Avon Inspire, $7.99, ISBN 978-0-06-246919-9
Contemporary Romance, 2018
There are basically two kinds of stories featuring Amish characters. They are either inspirational stories for mostly non-Amish readers to sigh over a romanticized version of those folks, or they are erotica focused on ankle and foot fetish, with the more daring ones also featuring spanking of the wife as some kind of foreplay. His Promise is the former; I wouldn’t have bought it if Avon hadn’t lumped this one with other new releases and led me to assume that this was a more conventional small town romance.
It’s also the last entry in the Amish of Hart County series, and maybe I’m missing something as I haven’t read any of the previous books in this series, but I scratch my head when this one has Amish homes with telephones and televisions. Maybe things have changed over time, and these folks have begun to accept technology, I guess, but at the end of the day, folks who want an immersion into a more traditional kind of Amish culture may be disappointed with this one. Aside from some lip service to Amish courting rituals, this one could have easily been any other small town romance, only with God squatting over everyone’s head a little more prominently than usual because this is that kind of story.
Because we can’t have horny people in this story – or Jesus will weep – instead the author has made the heroine Grace King resemble more like a girl-child than anything else. Grace is a pet-sitter, maybe because she is an Amish and hence, as a blessed one, God showers her with money every morning when she wakes up so that she can spend the rest of her life being all precious and starry-eyed instead of becoming jaded from having to work ten hours a day like everyone else. When the story opens, she pouts because she is bored – she has to babysit a dachshund who doesn’t immediately adore her (clearly that thing is a heathen) and no one is available to join her for conversations during the long evenings. And then she loses the dog and bursts into tears as she wanders in the woods looking for that thing.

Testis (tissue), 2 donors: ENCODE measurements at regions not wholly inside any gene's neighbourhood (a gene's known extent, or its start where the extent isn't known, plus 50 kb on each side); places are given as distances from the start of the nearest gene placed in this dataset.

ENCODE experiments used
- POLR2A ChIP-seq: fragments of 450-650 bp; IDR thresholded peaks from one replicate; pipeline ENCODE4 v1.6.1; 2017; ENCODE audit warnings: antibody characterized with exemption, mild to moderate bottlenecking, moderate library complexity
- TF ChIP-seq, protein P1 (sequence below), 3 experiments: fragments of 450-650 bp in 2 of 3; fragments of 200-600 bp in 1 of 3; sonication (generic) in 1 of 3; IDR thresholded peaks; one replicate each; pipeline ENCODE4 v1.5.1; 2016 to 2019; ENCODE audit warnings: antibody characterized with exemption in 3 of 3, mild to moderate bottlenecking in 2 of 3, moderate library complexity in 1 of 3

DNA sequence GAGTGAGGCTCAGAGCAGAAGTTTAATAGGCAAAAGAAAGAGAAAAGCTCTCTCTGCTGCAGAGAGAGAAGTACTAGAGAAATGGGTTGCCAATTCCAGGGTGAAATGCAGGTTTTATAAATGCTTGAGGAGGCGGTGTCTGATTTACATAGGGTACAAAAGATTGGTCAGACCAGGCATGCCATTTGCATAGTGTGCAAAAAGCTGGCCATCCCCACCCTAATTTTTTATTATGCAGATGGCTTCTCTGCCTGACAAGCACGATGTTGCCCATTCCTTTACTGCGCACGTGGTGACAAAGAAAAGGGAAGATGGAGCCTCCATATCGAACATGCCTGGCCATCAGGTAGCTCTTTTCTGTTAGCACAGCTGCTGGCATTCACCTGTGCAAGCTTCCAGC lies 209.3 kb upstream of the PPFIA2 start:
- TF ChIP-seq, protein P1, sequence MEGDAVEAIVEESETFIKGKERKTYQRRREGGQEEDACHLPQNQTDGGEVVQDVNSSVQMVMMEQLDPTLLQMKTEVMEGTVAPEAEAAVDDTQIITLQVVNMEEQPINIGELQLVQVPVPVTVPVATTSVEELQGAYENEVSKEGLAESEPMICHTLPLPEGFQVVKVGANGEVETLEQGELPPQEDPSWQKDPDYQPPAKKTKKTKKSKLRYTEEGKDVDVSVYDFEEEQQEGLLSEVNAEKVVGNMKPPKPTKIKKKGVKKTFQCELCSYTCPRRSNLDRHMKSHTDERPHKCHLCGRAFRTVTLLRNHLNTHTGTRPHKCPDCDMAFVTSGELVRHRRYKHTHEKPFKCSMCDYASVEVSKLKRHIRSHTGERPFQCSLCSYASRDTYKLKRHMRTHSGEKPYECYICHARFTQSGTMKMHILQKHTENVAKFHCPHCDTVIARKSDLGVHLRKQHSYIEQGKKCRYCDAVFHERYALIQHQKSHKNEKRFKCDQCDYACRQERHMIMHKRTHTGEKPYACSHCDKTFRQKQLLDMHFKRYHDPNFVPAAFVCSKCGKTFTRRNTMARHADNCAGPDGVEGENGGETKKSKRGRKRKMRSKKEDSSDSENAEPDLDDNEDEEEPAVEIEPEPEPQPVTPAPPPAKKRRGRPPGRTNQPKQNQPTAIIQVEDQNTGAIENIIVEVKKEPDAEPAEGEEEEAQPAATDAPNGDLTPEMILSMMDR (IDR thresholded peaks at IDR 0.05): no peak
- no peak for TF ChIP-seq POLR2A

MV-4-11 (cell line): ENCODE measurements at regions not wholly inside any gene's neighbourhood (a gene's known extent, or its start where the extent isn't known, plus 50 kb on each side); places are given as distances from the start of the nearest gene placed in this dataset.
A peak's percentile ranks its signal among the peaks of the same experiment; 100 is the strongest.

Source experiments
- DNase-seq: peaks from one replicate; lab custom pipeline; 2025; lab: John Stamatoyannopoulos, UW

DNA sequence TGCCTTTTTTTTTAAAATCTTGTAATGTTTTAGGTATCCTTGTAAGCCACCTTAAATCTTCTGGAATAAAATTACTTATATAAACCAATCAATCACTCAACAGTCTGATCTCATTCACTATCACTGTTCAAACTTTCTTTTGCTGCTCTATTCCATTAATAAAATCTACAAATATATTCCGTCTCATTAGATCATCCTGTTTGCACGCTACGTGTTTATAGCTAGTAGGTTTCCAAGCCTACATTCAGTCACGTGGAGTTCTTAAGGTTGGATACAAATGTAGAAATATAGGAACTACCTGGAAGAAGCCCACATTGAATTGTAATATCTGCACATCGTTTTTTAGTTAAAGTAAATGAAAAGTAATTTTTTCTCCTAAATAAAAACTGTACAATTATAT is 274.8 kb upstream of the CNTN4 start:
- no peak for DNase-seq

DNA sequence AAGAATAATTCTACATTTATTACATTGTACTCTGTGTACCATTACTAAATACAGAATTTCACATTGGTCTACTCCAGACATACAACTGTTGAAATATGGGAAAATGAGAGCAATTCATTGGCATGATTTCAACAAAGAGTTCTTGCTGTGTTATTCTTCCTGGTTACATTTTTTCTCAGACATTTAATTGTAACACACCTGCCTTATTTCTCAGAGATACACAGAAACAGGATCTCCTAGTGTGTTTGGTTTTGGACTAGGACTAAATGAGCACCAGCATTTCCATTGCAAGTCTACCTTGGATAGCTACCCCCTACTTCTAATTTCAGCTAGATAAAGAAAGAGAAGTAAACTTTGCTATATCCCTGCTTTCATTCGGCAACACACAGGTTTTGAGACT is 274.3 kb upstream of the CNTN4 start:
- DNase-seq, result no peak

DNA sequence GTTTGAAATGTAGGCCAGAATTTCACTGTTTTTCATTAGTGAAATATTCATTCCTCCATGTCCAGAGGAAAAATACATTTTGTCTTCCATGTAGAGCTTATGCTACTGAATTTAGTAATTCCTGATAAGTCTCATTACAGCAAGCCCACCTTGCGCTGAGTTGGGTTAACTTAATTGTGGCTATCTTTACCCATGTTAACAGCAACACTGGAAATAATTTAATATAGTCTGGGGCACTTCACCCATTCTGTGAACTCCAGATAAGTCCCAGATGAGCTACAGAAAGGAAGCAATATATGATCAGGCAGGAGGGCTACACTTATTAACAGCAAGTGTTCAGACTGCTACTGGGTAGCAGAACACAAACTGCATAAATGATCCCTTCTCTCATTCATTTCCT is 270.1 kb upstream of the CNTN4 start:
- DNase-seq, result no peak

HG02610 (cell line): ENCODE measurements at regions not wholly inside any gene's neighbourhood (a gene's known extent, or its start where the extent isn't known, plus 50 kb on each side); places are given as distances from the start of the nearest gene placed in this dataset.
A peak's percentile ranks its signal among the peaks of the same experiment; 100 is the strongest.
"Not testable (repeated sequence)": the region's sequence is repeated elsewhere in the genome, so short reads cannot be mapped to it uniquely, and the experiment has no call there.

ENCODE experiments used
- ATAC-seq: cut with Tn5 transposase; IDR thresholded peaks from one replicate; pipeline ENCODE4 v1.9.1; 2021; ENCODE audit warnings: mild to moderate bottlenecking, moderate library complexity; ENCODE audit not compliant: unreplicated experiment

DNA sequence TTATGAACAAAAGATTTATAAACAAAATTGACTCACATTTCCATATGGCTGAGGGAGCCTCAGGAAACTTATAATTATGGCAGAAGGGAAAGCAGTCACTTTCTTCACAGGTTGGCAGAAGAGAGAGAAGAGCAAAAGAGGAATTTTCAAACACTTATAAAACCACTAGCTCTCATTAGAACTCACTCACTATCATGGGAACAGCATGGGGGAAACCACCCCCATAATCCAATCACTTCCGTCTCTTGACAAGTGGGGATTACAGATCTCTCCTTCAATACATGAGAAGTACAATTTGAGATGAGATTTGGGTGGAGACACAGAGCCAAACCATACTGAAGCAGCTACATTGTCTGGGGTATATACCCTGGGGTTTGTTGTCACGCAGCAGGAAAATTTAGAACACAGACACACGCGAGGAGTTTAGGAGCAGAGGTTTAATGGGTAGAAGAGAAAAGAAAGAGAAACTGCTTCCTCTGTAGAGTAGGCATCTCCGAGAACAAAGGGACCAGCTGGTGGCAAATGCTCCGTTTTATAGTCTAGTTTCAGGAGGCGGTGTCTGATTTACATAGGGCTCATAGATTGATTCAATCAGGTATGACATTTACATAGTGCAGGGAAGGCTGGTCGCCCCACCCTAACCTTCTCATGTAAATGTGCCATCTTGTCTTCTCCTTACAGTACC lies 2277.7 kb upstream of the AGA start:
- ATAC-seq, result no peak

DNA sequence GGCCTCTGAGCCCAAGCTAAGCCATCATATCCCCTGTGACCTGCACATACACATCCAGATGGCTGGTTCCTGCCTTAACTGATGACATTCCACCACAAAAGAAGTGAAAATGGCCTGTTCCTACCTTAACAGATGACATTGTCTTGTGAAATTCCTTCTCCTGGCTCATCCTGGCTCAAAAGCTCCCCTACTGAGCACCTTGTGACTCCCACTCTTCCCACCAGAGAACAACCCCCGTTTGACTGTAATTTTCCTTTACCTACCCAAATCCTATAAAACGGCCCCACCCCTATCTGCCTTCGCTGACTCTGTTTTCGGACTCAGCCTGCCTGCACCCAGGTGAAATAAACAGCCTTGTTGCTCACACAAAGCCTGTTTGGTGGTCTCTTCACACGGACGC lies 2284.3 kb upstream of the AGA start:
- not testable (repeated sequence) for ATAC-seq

Fortunately, she is saved from being raped by demon-possessed trees when she stumbles upon John Michael Miller, a fireman who also has a telephone and television at his home. She bursts into tears again in relief. He once courted her sister Beth, but they broke it off as the chemistry wasn’t there. John Michael now realizes that it is always about the then-sixteen year old Grace – she is the one who turns the pages of his bible and make him yearn to part the Red Sea. But for some reason these two take forever to hesitate, dither, and sigh before they decide to get married – maybe because Grace is too busy talking aloud everything that crosses her mind to dogs and other precious things, John Michael is too busy acting like a broody fireman minus the rampant randiness, and the author really needs to pad the pages to a certain number before submitting the whole thing to her editor.
His Promise is actually a pretty nice read around this time of the year, when the post-holiday blues are setting in. The whole thing is generally conflict-free, tension-free, and drama-free, and the two main characters will not do anything to raise the heart beat even a little. It’s perfect thing for both the eleven-year old kid and the old coot in the hospital recuperating from her second heart attack. Everything ends on a high note, in a place where the buggies could have been pulled by crucifix-branded My Little Ponies. However, the child-like demeanor of the heroine and the circular “We’re too virtuous to have naughty thoughts!” antics of her and John Michael soon make me yearn for something more interesting to liven things up a little.